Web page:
Xenoblade Chronicles 1 DE is ideal for gamers who are looking for depth and challenge in virtual combat. The fighting sequence gradually becomes rewarding and complicated as gamers progress through the storyline. Another thing that seems to be insignificant to a lot of players of Xenoblade Chronicles 2 are the Blades, a Pokemon-like system where players have to unlock the blades and have to deal with dozens of worthless ones before getting a Blade that was
If background music plays a big role in your overall gaming satisfaction, you can bet on the original Xenoblade to dish out terrific music. In RPG games, background music is really crucial because it sets the atmosphere of the game. Fortunately, Monolith Soft offers a dynamic and absolutely gorgeous soundtrack that impressively immerses players into the magical realms of Mechonis and Bionis. The background music of Xenoblade Chronicles 2 is still magical and enthralling, but it leans more on straightforward tunes and are less diverse.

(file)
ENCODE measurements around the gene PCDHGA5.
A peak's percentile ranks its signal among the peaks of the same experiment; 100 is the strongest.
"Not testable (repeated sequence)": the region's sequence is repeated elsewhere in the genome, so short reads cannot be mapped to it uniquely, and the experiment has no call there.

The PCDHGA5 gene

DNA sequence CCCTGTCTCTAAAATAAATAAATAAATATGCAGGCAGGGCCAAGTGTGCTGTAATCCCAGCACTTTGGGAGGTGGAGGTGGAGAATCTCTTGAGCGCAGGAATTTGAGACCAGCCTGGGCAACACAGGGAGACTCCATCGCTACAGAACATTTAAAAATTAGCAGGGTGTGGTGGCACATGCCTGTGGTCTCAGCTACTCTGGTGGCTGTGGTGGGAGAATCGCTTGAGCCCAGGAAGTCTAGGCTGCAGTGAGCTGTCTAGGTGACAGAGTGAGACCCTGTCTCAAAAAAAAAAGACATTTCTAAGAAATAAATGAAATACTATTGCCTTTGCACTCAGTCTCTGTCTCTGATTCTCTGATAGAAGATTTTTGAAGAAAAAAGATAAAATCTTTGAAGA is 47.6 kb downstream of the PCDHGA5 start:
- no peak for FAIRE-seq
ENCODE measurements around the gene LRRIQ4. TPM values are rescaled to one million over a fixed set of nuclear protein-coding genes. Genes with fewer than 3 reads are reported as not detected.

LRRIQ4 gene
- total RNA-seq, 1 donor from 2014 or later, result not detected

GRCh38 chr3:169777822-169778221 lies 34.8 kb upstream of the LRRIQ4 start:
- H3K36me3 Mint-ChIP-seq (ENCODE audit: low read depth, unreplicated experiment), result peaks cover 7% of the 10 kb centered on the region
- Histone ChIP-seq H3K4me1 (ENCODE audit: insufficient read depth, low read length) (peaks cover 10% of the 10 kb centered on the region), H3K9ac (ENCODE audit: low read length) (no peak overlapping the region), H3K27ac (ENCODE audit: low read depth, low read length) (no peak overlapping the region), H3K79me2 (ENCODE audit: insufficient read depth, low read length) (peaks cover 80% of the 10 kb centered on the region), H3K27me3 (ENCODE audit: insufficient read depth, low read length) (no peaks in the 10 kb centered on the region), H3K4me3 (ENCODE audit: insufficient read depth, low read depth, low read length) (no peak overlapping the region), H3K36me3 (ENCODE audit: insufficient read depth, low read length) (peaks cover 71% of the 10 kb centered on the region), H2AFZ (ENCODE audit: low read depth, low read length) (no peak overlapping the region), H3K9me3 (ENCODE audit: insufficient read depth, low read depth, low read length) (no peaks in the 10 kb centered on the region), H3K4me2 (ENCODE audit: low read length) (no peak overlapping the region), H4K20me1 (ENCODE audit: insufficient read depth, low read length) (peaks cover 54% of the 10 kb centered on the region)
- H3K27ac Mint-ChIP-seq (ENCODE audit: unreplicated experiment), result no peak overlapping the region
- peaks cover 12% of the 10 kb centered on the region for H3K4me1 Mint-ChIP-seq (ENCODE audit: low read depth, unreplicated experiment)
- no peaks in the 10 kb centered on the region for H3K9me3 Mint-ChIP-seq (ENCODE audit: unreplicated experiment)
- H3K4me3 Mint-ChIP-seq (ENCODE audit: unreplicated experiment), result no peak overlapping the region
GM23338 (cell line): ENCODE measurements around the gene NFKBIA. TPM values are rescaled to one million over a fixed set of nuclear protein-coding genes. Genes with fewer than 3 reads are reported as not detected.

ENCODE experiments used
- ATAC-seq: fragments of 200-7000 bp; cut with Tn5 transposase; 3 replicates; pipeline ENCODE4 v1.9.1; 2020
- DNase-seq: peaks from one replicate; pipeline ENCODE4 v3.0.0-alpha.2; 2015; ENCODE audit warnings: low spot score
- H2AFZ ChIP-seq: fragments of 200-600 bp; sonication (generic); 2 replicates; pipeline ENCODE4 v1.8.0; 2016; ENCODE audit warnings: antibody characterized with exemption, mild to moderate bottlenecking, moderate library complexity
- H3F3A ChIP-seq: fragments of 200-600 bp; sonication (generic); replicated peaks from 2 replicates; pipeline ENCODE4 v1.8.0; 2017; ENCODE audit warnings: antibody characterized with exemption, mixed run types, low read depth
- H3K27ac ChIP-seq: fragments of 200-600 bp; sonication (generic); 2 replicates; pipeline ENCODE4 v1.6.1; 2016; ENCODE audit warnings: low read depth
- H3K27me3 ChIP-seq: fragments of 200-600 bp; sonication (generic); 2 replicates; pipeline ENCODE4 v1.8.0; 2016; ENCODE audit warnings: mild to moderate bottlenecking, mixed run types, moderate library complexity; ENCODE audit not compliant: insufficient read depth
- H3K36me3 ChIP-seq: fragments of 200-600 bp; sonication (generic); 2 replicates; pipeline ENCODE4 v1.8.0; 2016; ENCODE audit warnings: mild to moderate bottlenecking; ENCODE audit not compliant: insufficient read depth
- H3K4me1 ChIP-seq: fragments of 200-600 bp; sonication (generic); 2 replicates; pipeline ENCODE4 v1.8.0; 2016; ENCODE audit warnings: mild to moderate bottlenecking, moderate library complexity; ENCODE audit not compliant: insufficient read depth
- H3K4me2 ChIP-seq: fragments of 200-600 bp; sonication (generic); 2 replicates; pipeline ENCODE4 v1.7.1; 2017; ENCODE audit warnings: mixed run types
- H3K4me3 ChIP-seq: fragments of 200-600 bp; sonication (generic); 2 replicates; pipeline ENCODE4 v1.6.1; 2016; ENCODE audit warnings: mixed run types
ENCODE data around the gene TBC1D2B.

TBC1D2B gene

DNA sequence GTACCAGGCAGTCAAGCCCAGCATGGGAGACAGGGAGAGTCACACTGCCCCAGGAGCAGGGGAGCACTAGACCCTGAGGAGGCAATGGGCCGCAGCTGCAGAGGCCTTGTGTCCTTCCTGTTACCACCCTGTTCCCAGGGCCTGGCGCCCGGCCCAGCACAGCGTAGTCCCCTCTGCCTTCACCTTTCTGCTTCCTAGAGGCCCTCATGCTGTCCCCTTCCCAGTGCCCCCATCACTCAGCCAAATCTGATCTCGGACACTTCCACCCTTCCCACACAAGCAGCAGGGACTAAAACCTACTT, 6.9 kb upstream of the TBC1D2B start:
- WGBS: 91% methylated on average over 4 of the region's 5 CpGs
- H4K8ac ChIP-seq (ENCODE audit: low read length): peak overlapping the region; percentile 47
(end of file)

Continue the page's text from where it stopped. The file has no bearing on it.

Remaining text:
If there’s one thing that Xenoblade Chronicles 2 wins over Xenoblade Chronicles 1 DE, it would have to be its aesthetics. This is quite understandable and expected because it is a newer game and even the remastered version of the original can’t compete with the detailed and vibrant landscapes of the sequel.
Although Xenoblade Chronicles 1 DE was created in the context of limited hardware, it still offered decent visuals that made it shine among other games, particularly with its thick sense of atmosphere. Of course, if it is compared to the new vibrant visuals and overall sleekness of the Xenoblade Chronicles 2, there’s simply no contest.
The gorgeous and enthralling visuals of Xenoblade 2 offer a colorful, vibrant and crisp gaming experience. The draw distances are incredible for Switch software and the environments are fully loaded with depth.